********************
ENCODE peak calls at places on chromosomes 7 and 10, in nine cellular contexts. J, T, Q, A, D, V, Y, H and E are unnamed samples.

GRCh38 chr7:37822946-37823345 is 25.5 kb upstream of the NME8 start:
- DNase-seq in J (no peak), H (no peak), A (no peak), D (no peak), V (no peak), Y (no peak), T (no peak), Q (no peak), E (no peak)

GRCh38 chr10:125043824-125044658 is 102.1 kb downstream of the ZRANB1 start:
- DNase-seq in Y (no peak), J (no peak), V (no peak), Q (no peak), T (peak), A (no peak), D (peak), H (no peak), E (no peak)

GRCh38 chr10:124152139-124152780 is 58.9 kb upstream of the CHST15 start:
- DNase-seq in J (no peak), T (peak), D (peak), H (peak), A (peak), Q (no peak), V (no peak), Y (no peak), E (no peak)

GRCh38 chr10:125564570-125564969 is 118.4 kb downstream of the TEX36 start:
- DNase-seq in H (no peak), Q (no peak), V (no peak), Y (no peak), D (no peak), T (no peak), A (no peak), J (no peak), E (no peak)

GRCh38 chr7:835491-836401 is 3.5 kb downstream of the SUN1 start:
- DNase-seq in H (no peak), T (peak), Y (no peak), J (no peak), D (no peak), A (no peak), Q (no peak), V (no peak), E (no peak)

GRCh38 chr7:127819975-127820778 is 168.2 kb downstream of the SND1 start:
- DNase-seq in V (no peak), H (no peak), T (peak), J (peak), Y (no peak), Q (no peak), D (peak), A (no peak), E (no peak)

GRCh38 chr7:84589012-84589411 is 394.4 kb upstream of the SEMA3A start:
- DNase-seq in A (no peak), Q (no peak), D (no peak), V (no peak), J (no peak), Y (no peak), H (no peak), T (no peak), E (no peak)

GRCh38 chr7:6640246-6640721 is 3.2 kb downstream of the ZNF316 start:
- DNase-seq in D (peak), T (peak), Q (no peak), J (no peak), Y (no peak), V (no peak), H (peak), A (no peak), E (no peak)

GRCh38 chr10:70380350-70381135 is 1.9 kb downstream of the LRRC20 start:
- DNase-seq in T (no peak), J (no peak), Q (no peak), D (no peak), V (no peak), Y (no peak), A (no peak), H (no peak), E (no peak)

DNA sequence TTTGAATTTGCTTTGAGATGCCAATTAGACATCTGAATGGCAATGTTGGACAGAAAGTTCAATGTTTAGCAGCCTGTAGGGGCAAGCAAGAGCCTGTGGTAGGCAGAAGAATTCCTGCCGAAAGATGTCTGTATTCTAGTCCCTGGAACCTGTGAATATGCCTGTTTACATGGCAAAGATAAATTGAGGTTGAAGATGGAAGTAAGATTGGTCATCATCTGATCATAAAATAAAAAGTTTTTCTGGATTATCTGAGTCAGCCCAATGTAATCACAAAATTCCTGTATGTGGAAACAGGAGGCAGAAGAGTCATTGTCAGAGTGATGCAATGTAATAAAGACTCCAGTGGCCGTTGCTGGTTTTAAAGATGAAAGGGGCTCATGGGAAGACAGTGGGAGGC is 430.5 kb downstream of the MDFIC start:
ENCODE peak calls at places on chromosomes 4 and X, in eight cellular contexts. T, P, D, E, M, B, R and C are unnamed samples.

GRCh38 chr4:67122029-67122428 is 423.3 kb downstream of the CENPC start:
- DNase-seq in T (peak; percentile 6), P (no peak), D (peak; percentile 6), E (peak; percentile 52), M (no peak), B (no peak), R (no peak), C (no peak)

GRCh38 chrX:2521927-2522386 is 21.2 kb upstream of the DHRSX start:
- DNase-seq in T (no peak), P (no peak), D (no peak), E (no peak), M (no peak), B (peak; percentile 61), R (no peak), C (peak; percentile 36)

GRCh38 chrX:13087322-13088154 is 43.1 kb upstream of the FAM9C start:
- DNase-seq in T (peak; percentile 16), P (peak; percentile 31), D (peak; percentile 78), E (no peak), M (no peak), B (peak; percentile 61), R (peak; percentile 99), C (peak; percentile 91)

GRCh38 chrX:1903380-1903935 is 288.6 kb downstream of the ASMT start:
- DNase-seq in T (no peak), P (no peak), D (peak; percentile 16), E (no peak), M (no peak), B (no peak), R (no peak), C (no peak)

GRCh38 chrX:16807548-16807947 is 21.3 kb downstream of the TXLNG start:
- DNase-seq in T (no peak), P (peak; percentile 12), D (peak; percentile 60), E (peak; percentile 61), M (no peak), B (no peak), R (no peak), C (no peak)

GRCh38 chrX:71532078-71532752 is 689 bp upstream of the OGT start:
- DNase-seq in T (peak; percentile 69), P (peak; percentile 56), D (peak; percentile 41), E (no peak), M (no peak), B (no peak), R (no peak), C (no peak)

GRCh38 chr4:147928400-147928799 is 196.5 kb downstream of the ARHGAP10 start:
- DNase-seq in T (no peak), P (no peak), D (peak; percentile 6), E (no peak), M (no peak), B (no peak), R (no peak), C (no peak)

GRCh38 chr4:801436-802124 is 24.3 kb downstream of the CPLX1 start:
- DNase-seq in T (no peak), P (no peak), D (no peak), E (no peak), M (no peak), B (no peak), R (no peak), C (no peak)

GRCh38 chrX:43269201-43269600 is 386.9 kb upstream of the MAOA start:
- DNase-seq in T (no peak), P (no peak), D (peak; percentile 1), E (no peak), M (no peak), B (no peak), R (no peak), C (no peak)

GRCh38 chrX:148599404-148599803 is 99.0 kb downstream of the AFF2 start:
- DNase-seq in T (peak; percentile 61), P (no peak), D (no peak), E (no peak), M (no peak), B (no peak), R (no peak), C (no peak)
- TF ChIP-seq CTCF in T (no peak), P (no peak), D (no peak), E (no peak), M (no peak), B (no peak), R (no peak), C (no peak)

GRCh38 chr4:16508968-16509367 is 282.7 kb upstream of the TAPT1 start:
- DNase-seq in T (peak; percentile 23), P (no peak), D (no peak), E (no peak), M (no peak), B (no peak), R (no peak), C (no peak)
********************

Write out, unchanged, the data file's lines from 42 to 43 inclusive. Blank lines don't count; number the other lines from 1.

- TF ChIP-seq CTCF in T (no peak), P (no peak), D (no peak), E (no peak), M (no peak), B (no peak), R (no peak), C (no peak)

GRCh38 chr4:16508968-16509367 is 282.7 kb upstream of the TAPT1 start: